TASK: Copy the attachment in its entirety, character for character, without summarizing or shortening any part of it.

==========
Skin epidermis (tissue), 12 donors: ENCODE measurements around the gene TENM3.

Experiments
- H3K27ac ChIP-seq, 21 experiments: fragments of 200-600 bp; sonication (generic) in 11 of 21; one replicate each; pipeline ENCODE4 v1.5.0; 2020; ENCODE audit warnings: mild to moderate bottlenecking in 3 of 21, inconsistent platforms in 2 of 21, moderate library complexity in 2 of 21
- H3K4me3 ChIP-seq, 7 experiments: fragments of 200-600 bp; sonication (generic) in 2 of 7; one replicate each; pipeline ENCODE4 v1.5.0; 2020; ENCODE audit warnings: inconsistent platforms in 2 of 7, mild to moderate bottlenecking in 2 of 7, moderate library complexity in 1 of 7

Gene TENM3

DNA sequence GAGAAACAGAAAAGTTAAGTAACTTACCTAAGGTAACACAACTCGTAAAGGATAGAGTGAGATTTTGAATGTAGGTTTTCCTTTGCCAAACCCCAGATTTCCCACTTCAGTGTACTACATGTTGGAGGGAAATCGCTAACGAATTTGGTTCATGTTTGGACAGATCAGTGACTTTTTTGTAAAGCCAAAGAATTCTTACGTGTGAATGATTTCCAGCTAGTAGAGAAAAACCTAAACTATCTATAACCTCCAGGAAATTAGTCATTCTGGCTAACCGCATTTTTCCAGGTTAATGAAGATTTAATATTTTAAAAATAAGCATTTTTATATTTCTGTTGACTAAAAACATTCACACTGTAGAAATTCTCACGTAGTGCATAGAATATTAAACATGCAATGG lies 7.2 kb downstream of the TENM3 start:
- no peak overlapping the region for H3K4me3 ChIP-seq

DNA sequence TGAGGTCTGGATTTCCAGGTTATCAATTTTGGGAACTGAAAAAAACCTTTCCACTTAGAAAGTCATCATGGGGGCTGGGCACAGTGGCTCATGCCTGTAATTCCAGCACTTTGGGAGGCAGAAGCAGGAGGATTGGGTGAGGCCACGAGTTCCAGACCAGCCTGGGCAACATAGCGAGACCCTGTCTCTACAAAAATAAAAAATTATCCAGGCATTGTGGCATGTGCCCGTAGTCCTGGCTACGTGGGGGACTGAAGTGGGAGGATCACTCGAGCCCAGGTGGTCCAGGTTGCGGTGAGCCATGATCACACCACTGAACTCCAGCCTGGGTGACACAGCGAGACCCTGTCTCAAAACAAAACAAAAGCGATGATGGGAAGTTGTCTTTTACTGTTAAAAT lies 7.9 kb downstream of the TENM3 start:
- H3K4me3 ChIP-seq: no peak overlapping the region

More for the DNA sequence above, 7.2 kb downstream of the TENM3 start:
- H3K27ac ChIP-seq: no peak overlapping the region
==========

Skin epidermis (tissue), 12 donors: ENCODE measurements around the gene TENM3.

Experiments
- H3K27ac ChIP-seq, 21 experiments: fragments of 200-600 bp; sonication (generic) in 11 of 21; one replicate each; pipeline ENCODE4 v1.5.0; 2020; ENCODE audit warnings: mild to moderate bottlenecking in 3 of 21, inconsistent platforms in 2 of 21, moderate library complexity in 2 of 21
- H3K4me3 ChIP-seq, 7 experiments: fragments of 200-600 bp; sonication (generic) in 2 of 7; one replicate each; pipeline ENCODE4 v1.5.0; 2020; ENCODE audit warnings: inconsistent platforms in 2 of 7, mild to moderate bottlenecking in 2 of 7, moderate library complexity in 1 of 7

Gene TENM3

DNA sequence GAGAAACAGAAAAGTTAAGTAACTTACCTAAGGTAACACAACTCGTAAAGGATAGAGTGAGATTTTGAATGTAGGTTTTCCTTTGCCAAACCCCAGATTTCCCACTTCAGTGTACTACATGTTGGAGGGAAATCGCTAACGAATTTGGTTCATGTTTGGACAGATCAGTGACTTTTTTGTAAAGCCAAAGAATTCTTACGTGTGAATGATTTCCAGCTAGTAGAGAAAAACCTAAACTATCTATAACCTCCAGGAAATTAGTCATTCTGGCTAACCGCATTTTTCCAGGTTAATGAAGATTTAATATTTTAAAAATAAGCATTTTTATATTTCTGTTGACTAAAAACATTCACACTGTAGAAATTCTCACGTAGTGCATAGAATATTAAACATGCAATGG lies 7.2 kb downstream of the TENM3 start:
- no peak overlapping the region for H3K4me3 ChIP-seq

DNA sequence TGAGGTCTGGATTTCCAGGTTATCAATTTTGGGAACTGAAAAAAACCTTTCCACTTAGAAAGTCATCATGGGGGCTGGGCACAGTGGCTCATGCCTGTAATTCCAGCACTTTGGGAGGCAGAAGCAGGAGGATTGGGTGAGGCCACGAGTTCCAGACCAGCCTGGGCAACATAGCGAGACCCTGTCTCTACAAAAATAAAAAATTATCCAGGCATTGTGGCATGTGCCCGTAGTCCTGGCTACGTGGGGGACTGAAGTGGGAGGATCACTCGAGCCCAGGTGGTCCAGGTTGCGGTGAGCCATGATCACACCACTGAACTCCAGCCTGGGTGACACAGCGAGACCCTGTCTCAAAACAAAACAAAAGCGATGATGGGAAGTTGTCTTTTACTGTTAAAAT lies 7.9 kb downstream of the TENM3 start:
- H3K4me3 ChIP-seq: no peak overlapping the region

More for the DNA sequence above, 7.2 kb downstream of the TENM3 start:
- H3K27ac ChIP-seq: no peak overlapping the region